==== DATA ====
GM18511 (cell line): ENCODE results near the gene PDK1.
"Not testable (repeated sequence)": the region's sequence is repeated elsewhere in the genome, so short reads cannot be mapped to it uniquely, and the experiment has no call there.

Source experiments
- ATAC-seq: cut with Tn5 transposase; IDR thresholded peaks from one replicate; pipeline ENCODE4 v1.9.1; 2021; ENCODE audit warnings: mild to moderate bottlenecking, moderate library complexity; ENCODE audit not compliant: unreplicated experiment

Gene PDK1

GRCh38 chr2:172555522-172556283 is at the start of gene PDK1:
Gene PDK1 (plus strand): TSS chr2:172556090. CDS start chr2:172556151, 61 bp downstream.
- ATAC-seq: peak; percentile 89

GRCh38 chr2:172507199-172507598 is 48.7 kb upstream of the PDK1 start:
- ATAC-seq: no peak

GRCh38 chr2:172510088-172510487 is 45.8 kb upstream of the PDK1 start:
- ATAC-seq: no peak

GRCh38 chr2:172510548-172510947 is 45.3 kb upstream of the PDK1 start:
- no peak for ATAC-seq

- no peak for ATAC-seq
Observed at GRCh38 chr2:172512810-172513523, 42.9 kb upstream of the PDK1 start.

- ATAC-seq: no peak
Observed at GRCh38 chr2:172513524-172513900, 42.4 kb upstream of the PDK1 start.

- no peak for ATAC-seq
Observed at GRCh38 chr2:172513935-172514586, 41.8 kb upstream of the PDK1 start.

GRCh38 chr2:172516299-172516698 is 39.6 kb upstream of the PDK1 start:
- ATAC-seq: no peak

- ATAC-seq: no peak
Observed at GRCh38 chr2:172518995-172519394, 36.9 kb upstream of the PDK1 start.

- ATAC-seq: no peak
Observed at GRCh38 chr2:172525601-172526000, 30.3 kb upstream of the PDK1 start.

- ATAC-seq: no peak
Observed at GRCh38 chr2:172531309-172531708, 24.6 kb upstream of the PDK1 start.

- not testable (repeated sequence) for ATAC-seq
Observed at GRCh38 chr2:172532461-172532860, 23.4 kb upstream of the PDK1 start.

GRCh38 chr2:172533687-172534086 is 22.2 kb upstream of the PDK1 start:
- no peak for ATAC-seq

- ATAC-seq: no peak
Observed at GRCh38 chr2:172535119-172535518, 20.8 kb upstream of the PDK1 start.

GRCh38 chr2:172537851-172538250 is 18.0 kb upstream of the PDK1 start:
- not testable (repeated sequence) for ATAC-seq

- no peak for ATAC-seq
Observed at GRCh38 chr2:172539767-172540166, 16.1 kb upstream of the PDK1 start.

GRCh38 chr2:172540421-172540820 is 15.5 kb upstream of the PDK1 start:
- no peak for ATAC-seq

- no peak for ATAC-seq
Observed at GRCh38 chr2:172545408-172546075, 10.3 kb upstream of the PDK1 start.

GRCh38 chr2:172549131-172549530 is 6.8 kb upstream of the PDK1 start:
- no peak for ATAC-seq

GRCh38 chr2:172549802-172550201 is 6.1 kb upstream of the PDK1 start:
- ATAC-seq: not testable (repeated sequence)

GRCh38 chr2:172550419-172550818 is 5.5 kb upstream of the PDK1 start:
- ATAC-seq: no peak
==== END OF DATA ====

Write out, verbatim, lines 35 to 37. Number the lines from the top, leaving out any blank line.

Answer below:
GRCh38 chr2:172537851-172538250 is 18.0 kb upstream of the PDK1 start:
- not testable (repeated sequence) for ATAC-seq

- no peak for ATAC-seq